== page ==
Just got back from celebrating the 4th of July in Kiev and Odessa. I ate @ as many Georgian places as possible, as good Georgian food is kind of hard to find. The first was Khinkali @ 4 shota Rustavelli. My starter was a plate of mixed cold meats, batsurma (which rocked my world), a horse sausage (nothing special) and a garlic sauage (ok, not great). Then I had their version of chicken Tabaka. Flattened garlic chicken. This was one of the more scrawny chickens I've seen. I've had better versions of this dish elsewhere. Khinkali is part of some restaurant group in Kiev, so they'll give you a form and you get a plastic card that gives you a 10% discount @ all their restaurants.
The Bessarabian market is a must when in Kiev. First of all, it's NOT like any market in France, no dainty foods, nothing so refined or beautiful but..... this time of year there are great berries, raspberries,strawberries, ocassionally black berries and my fave, wild strawberries. The wild strawberries set me back $3.00US for a 16 ounce plastic cup. I know I overpaid but so what. I also got some batsurma that was delish, the vendor had 3 types but I couldn't tell the difference. A nice size chunk also cost me $3.00 US. In this market there is also a line of vendors seling what looks like Foot high cheese cake studed w/cherries as well as some cottage cheese typr products. Also spotted @ the market were, jars of pickeled vegetables,(garlic, eggplant, tomatos, smoked fish, caviar and the Ukrainian national dish, Salo (thick chunks of pig fat).
Next I ate @ Kozak Mami, a Cossack themed restaurant. The main was pork rib stew. The base was mustard seeds and this was a revelation, very tasty. I also had the great local brown bread studded w/coriander seeds. The starter was a mixed sliced vegetable salad w/dill.
Dill is widley used there, at least in my limited exposure. I've fallen in love with Dill.
One day I went out to the folk architecture museum. While there are kiosks selling candy and beer, there are also some ladies selling homemade food. Pickels, salo sandwiches(!?), breads and homemade hooch (samgon) and some purple beverage that was pretty nice.
Pervak restaurant is supposed to be the best Ukrainian place in town. From the outside it looks somewhat formal but it's not. Just below the main level, there is a bar space and the night I was there they had a Ukrainian country western band play. So, to accopmany my meal I had country western covers sung in the local tongue. The decor is somewhat kitschy and the food eh. I had a Bessarabian stew. Since my family is Bessarabian and no one ever mentioned a Bessarabian stew I had to try this. This was beef, & a lot of liver in a tomato based sauce w/onions, some dill and peppers. The only thing was, this so called spicy tomato sauce was bbq sauce from a jar! Hmm, wonder what my Bubbe would say about that!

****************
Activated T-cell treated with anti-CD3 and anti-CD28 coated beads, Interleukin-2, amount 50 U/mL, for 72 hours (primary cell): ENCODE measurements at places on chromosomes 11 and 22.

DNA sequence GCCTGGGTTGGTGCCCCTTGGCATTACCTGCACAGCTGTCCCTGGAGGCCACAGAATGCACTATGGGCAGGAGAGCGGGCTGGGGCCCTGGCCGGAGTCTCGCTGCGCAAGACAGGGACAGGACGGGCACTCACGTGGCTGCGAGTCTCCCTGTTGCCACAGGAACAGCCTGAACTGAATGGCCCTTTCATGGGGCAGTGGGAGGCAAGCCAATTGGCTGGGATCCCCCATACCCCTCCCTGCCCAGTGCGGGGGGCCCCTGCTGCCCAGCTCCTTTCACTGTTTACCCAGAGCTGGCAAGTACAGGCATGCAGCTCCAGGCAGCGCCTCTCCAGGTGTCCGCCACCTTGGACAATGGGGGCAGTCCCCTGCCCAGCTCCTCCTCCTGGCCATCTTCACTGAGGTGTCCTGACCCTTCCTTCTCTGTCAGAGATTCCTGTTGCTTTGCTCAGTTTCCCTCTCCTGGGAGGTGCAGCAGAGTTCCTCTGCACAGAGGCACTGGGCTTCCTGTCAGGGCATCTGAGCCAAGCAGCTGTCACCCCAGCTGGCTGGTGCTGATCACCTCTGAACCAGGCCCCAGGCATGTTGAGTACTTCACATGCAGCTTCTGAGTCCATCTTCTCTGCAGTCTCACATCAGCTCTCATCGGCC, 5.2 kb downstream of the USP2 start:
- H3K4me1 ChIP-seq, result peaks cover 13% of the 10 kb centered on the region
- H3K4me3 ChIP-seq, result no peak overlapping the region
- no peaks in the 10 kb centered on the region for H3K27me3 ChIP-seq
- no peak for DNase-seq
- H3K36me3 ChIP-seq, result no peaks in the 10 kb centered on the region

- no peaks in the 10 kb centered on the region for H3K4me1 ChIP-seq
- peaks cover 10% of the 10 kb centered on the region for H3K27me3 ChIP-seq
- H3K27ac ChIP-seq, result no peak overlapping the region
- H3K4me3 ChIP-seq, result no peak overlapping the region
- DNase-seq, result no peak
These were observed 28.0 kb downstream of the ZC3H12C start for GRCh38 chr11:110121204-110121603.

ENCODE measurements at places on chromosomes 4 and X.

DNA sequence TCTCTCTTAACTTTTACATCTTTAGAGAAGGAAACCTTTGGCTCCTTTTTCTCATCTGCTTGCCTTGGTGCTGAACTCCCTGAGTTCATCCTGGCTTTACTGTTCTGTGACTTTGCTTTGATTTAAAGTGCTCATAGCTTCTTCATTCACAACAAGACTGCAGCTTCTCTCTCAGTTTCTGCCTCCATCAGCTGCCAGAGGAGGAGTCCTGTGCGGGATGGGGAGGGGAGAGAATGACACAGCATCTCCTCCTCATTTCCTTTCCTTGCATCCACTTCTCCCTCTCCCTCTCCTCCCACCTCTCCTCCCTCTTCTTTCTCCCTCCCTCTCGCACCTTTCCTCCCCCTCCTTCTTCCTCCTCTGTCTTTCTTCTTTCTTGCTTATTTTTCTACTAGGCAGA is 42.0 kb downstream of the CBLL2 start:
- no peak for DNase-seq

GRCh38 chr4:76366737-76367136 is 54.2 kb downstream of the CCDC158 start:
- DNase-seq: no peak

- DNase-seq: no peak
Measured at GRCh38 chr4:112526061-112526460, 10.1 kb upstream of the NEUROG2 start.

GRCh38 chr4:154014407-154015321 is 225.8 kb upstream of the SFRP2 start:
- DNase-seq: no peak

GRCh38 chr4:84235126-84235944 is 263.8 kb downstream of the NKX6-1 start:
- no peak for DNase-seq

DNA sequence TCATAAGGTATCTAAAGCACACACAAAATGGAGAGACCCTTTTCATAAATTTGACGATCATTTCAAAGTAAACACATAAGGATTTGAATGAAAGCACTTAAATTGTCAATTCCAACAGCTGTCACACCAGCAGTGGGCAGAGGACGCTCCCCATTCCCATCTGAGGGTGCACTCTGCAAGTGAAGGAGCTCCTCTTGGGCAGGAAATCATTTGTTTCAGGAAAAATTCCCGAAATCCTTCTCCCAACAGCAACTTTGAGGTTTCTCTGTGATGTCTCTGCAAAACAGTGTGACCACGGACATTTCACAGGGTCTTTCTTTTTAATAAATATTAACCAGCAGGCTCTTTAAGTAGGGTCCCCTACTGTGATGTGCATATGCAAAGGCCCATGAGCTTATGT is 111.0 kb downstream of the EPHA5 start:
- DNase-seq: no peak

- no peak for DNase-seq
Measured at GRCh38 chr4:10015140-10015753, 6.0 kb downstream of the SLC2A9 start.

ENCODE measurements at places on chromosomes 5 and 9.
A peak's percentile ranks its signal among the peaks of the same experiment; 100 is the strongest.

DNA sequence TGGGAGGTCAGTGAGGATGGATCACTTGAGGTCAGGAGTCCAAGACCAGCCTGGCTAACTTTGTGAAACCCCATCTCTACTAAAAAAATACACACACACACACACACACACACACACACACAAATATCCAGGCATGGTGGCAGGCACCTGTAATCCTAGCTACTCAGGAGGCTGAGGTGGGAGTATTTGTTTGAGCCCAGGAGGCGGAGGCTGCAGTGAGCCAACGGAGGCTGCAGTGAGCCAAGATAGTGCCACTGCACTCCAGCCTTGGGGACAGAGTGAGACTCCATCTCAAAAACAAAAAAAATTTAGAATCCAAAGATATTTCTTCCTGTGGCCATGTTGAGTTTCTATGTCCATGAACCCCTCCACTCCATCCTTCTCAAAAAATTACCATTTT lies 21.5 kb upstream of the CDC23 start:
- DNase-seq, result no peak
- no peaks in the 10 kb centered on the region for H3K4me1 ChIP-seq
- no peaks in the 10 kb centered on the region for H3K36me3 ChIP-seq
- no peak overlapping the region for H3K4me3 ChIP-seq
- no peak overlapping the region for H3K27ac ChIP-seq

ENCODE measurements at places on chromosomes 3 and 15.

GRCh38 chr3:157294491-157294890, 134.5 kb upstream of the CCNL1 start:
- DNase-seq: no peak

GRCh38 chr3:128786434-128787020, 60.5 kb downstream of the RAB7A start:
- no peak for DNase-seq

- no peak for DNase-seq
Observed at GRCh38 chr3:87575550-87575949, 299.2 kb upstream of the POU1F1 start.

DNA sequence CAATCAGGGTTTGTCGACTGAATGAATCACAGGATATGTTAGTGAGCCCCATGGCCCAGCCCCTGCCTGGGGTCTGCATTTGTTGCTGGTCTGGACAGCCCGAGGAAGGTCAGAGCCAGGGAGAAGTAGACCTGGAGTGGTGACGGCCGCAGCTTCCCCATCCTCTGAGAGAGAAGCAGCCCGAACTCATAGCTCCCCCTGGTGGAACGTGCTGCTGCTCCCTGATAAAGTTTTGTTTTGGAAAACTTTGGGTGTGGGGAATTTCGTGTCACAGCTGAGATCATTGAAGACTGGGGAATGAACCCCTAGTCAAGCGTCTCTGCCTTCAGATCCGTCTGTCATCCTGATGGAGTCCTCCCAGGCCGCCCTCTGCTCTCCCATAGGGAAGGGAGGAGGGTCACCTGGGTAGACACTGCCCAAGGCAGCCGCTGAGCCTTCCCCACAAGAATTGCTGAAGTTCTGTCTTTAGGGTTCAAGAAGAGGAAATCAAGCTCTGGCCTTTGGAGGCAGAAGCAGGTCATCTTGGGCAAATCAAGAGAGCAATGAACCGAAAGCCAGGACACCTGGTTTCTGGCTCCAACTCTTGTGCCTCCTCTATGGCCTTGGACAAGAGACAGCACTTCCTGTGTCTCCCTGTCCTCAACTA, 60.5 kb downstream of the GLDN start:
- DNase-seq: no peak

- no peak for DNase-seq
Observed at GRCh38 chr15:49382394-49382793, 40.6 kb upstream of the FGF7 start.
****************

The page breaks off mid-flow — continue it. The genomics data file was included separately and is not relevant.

I also ate @ Mimio, a restaurant in the Podil neighborhood that is named after a famed Soviet comedy about a Georgian + an Armenian. Needless to say this palce specialized in those cuisines. The waitresses are dressed in old Aeroflot uniforms, but their service is a bit better than Aeroflot was. I had 3 starters, sliced chicken in a cold garlic walnut sauce. This sauce looked like a yellow curry and was mildy pungent. Next was Adjapsandal, my new fave dish. A cold mixed eggplant dish. This is mainly stewed eggplant w/garlic, potato, coriander, basil, dill, & onions in a tomato sauce. This was a delight, especially in the heat. Then I had giant meat dumplings, that were similar to the soup dumplings @ Joe's Shangai. Except they are 10 times the size, no fooling. The meat is studded w/parsley and or dill and ground balck pepper costs the outside of the dumpling.
One more Georgian place awaited me, Goretz @ Vorovskoho 9 (basement), not far from the Golden gate. The doorman is a tall fellow done up in trad Georgian clothes, very impressive. I almost felt as if I'd be a prisioner of the mountains. The room is designed to resemble a typical Georgian tavern, cool in summer, warm in winter. There version of Adjapsandal didn't have potato but had larger chunks of garlic in in. Very tasty. The main was sliced beef on a ratatouille style melange of veggies (mainbly musrooms, peppers and onions) over a lavash and sides of sliced white onions coated in a dry red chilli powder along w/sliced cucumbers.
Some notes: Many bars are in courtyards or basements. The courtyards are the norm in Kiev as many if nor most buildings seemed to have them. They look dark and deadly but i had no problem whatsoever. No reservations were needed anywhere. All of thes eplaces I mentioned too kcredit cards, though not many took amex. You won't always ee a sign showing hte credit cards an dif you show Amex first, they tell you they don't take plastic, but they take Visa. Menus were in English at all of these places but the level of English is'nt that high, yet. Give 'em time.
If you want a great picnic go to the Bessarabian market as I did and load up on Batsurma, berries and whatever you want. Then go to Podil, Metro stop Kontrasktova-Ploscha and then take the #12 trolley (or street car, I think the electric buses are called trams) for .10 cents US to the end of the line. This is about a 75 minute trip that will show you things you'll never see on any tour. 45 minutes in, #12 runs through some woods (no buildings, just trees) for about 20 minutes. When it dead ends, get some beer from the Kiosk ladies (Staropramen Czech beer for .60 us, 22 ounce size) or mineral water, or berries from the Babuskas and then walk back from the direction you came. Then hand a right, walk down a dirt road for maybe 5-10 minutes and you're in a forest where many people go to picnic. There's also a lake where you can go swimming. This area is Pusha Voditsa. There are many "weekend" type houses here.